Whether it’s personal, legal, or political, `privacy’ is on everybody’s mind.
How much privacy do we want? Who wants it? for what purposes? And how is it to be rightfully retained or penetrated, if the Third Estate deems it necessary in the name of `public interest’.
Last week, Mike Bartlett’s entertaining Charles III (Almeida) showed the putative monarch getting himself into very hot water for refusing to sign a Bill going through Parliament on Press Regulation and Freedom.
Now comes James Graham’s equally enticing Privacy examining some of our new found gains from the worldwide web and some of its very sinister implications in a hugely entertaining format.
As if there weren’t enough food for thought in the subject, Josie Rourke’s production of Graham’s hurtling drama plunges us full tilt into the maelstrom that is today’s social media world by creating possibly the first West End interactive production. Far from banning the use of mobile phones in the theatre, they’re positively encouraged, at one point the audience being invited to take and send in a selfie whose global journey back to the Donmar is later traced large onscreen.
But that’s only one of the many tricks Rourke, Graham and their team have up their sleeve, or should one say, at their fingertips. Utilising every means at their disposal available from a keyboard (and a word of praise here to researcher Harry Davies who operates the laptop on stage throughout the evening), the definition of `privacy’ and its latter-day manifestations are explored through the old device of a play-within-a play. The play we are seeing is the play the `director’ (could it be Rourke?) is commissioning the `writer’ (could it be Graham?) to write and, by the by, subject himself to an inner examination of what `privacy’ means to him personally and in the outer world.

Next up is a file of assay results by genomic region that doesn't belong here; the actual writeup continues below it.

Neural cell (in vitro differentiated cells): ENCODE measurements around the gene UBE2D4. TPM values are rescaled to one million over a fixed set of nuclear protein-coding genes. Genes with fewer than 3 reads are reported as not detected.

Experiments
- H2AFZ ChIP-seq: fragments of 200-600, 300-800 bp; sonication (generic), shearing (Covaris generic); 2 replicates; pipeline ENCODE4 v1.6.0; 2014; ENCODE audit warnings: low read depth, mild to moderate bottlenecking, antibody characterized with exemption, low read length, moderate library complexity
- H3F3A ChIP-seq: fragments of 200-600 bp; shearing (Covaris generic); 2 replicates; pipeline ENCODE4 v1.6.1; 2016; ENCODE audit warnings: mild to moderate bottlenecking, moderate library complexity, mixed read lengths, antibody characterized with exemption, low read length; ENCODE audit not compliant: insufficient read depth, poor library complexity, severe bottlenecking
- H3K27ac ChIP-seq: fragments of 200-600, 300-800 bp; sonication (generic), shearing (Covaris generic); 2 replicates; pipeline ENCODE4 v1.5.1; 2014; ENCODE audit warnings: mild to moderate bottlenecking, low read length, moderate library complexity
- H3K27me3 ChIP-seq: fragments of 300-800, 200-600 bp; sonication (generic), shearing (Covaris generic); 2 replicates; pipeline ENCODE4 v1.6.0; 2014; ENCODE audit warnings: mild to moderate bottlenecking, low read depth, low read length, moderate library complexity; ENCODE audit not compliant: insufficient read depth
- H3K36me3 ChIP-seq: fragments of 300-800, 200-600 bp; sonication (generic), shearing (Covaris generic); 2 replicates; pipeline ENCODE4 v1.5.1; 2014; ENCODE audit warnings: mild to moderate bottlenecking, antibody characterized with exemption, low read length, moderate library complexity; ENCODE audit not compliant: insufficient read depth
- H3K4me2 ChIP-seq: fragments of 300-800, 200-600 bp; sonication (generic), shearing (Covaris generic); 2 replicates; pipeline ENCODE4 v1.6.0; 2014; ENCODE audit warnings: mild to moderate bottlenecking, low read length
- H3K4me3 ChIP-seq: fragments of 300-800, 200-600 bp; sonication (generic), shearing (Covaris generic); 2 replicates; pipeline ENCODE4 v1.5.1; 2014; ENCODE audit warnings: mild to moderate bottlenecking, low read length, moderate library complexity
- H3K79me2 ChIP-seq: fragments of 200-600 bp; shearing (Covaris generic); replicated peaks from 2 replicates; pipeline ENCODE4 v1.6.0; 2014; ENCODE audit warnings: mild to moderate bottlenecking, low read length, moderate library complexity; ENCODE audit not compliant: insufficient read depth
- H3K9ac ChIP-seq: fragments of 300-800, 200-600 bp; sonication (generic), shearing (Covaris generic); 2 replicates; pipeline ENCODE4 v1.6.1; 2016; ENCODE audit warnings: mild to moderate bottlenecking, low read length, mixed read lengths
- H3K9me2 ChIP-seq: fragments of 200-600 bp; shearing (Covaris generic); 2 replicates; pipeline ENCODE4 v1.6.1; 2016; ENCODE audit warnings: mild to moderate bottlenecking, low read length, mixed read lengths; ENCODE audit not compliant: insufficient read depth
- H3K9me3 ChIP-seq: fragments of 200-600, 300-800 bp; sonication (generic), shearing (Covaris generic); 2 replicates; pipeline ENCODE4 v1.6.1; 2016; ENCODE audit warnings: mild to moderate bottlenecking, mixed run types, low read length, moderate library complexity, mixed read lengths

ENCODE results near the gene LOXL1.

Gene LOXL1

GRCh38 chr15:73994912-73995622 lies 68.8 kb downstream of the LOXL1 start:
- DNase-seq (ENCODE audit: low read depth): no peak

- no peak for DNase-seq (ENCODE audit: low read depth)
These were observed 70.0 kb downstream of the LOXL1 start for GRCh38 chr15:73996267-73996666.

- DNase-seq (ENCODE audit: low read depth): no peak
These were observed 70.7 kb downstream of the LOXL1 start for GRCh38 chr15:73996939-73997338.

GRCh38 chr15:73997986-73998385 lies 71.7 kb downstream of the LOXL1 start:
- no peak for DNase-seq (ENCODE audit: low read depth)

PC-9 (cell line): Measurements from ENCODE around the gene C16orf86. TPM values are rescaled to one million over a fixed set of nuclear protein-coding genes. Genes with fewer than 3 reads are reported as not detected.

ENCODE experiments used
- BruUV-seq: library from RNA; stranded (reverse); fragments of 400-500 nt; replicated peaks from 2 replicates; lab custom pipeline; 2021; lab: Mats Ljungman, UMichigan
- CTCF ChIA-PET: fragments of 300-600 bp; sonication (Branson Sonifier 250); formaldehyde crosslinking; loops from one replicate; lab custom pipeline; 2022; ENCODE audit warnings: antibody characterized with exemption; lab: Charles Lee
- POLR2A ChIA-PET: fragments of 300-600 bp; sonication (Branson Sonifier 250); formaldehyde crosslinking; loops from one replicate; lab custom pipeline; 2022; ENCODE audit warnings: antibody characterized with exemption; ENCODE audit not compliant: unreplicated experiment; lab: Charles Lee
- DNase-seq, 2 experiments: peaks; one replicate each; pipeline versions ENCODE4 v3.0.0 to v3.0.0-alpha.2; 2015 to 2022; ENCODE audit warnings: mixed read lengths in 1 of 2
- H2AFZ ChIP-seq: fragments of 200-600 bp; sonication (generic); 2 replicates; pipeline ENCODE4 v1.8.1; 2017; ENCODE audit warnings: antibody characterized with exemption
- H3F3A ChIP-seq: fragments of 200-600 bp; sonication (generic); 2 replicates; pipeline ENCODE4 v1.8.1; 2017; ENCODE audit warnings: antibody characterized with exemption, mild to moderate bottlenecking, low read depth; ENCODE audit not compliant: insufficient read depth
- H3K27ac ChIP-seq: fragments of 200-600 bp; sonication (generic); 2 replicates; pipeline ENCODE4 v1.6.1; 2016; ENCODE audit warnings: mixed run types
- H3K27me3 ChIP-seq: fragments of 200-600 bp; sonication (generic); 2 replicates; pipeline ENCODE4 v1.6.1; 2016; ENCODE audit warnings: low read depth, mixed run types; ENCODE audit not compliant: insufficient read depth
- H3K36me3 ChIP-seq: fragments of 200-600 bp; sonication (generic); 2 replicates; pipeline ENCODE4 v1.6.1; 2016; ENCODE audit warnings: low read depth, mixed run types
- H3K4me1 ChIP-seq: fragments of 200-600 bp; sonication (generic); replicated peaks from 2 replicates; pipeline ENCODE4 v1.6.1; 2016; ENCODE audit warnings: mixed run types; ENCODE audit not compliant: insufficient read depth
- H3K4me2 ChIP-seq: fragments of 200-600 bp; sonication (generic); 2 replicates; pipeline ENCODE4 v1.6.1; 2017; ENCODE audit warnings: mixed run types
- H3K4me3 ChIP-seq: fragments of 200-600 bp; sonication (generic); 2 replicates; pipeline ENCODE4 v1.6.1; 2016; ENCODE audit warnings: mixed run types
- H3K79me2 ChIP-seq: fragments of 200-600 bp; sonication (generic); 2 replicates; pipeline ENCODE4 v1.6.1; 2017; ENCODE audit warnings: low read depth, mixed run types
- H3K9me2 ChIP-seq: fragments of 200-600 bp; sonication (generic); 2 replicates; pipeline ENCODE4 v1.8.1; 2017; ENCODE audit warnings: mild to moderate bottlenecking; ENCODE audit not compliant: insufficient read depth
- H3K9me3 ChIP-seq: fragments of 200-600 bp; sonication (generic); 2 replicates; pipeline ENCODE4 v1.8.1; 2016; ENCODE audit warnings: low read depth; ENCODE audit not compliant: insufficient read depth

One revelation after another tumbles out onto the projected screen as Privacy, the theatre production gives expression to the `writer’s thoughts as he ploughs through gigantic amounts of information and in so doing, demonstrates how our `privacy’ is being corrupted. Our every move is now monitored online, profiled by Google, club cards and the rest, the more to target us commercially. Eventually it culminates in the intensely embarrassing, not to say voyeuristic moment when an audience member, previously signed up as willing to be involved in the evening, is hauled out and every nook and cranny of her life revealed to the wider audience.
A graphic demonstration if ever there was one of intrusion into private territories, old and new ways of communicating clash up against each other within a whirling, rich concoction showing how collectively we are agreeing to sacrifice privacy for convenience and the State’s part as interloper.
The end result, a thrillingly original evening, smashes the `fourth wall’ to create a wholly new form but also recalling older forms such as music hall.
A superb cast – Gunnar Gauthery, Paul Chahidi, Jonathan Coy, Joshua Maguire (as `the writer’), Nina Sosanya and Michelle Terry (`the director’ amongst many other personnas) – cover a vast range of characters and personalities with infinite speed and skill.
This is one time when inter-activity becomes a collective occasion from which we all gain benefit. The Donmar have shown us the future. What will we do with it?